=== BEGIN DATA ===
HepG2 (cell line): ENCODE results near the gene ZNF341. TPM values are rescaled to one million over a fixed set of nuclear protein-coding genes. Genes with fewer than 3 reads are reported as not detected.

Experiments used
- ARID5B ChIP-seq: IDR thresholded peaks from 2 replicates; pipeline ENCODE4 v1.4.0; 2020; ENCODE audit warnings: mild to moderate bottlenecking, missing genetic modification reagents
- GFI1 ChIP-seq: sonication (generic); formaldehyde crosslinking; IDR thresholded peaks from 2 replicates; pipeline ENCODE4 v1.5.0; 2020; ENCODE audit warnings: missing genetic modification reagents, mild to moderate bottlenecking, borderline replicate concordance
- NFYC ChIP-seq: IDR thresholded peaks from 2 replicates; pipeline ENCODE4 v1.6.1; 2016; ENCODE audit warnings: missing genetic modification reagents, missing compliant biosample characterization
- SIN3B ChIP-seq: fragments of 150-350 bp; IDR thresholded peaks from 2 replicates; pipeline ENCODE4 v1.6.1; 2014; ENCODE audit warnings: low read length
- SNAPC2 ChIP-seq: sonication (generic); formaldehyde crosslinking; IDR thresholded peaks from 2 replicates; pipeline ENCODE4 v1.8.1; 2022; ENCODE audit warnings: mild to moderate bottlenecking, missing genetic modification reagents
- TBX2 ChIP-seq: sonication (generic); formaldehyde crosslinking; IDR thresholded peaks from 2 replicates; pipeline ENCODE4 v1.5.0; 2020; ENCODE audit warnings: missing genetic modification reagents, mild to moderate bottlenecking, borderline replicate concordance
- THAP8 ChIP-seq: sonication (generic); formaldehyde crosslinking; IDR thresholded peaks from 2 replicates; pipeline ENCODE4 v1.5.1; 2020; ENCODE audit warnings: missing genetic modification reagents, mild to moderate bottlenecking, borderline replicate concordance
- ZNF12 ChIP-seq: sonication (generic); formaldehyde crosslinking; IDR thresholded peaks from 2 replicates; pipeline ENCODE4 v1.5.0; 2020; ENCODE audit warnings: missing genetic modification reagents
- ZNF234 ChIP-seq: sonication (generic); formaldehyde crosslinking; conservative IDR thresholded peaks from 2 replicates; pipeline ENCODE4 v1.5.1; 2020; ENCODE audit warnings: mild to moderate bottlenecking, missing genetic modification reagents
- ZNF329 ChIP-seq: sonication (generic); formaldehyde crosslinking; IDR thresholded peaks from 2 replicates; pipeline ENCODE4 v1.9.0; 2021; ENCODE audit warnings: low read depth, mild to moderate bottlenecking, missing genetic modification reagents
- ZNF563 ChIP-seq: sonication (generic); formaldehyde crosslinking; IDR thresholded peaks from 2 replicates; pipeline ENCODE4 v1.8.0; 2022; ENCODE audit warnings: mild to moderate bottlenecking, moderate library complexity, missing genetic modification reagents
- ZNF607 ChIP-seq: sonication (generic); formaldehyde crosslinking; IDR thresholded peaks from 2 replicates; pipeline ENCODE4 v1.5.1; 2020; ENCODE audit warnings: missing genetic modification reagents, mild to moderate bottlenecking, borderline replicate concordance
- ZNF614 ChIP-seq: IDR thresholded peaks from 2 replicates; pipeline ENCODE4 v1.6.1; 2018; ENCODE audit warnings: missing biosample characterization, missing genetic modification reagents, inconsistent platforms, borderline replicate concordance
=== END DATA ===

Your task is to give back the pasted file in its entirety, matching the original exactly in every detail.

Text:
HepG2 (cell line): ENCODE results near the gene ZNF341. TPM values are rescaled to one million over a fixed set of nuclear protein-coding genes. Genes with fewer than 3 reads are reported as not detected.

Experiments used
- ARID5B ChIP-seq: IDR thresholded peaks from 2 replicates; pipeline ENCODE4 v1.4.0; 2020; ENCODE audit warnings: mild to moderate bottlenecking, missing genetic modification reagents
- GFI1 ChIP-seq: sonication (generic); formaldehyde crosslinking; IDR thresholded peaks from 2 replicates; pipeline ENCODE4 v1.5.0; 2020; ENCODE audit warnings: missing genetic modification reagents, mild to moderate bottlenecking, borderline replicate concordance
- NFYC ChIP-seq: IDR thresholded peaks from 2 replicates; pipeline ENCODE4 v1.6.1; 2016; ENCODE audit warnings: missing genetic modification reagents, missing compliant biosample characterization
- SIN3B ChIP-seq: fragments of 150-350 bp; IDR thresholded peaks from 2 replicates; pipeline ENCODE4 v1.6.1; 2014; ENCODE audit warnings: low read length
- SNAPC2 ChIP-seq: sonication (generic); formaldehyde crosslinking; IDR thresholded peaks from 2 replicates; pipeline ENCODE4 v1.8.1; 2022; ENCODE audit warnings: mild to moderate bottlenecking, missing genetic modification reagents
- TBX2 ChIP-seq: sonication (generic); formaldehyde crosslinking; IDR thresholded peaks from 2 replicates; pipeline ENCODE4 v1.5.0; 2020; ENCODE audit warnings: missing genetic modification reagents, mild to moderate bottlenecking, borderline replicate concordance
- THAP8 ChIP-seq: sonication (generic); formaldehyde crosslinking; IDR thresholded peaks from 2 replicates; pipeline ENCODE4 v1.5.1; 2020; ENCODE audit warnings: missing genetic modification reagents, mild to moderate bottlenecking, borderline replicate concordance
- ZNF12 ChIP-seq: sonication (generic); formaldehyde crosslinking; IDR thresholded peaks from 2 replicates; pipeline ENCODE4 v1.5.0; 2020; ENCODE audit warnings: missing genetic modification reagents
- ZNF234 ChIP-seq: sonication (generic); formaldehyde crosslinking; conservative IDR thresholded peaks from 2 replicates; pipeline ENCODE4 v1.5.1; 2020; ENCODE audit warnings: mild to moderate bottlenecking, missing genetic modification reagents
- ZNF329 ChIP-seq: sonication (generic); formaldehyde crosslinking; IDR thresholded peaks from 2 replicates; pipeline ENCODE4 v1.9.0; 2021; ENCODE audit warnings: low read depth, mild to moderate bottlenecking, missing genetic modification reagents
- ZNF563 ChIP-seq: sonication (generic); formaldehyde crosslinking; IDR thresholded peaks from 2 replicates; pipeline ENCODE4 v1.8.0; 2022; ENCODE audit warnings: mild to moderate bottlenecking, moderate library complexity, missing genetic modification reagents
- ZNF607 ChIP-seq: sonication (generic); formaldehyde crosslinking; IDR thresholded peaks from 2 replicates; pipeline ENCODE4 v1.5.1; 2020; ENCODE audit warnings: missing genetic modification reagents, mild to moderate bottlenecking, borderline replicate concordance
- ZNF614 ChIP-seq: IDR thresholded peaks from 2 replicates; pipeline ENCODE4 v1.6.1; 2018; ENCODE audit warnings: missing biosample characterization, missing genetic modification reagents, inconsistent platforms, borderline replicate concordance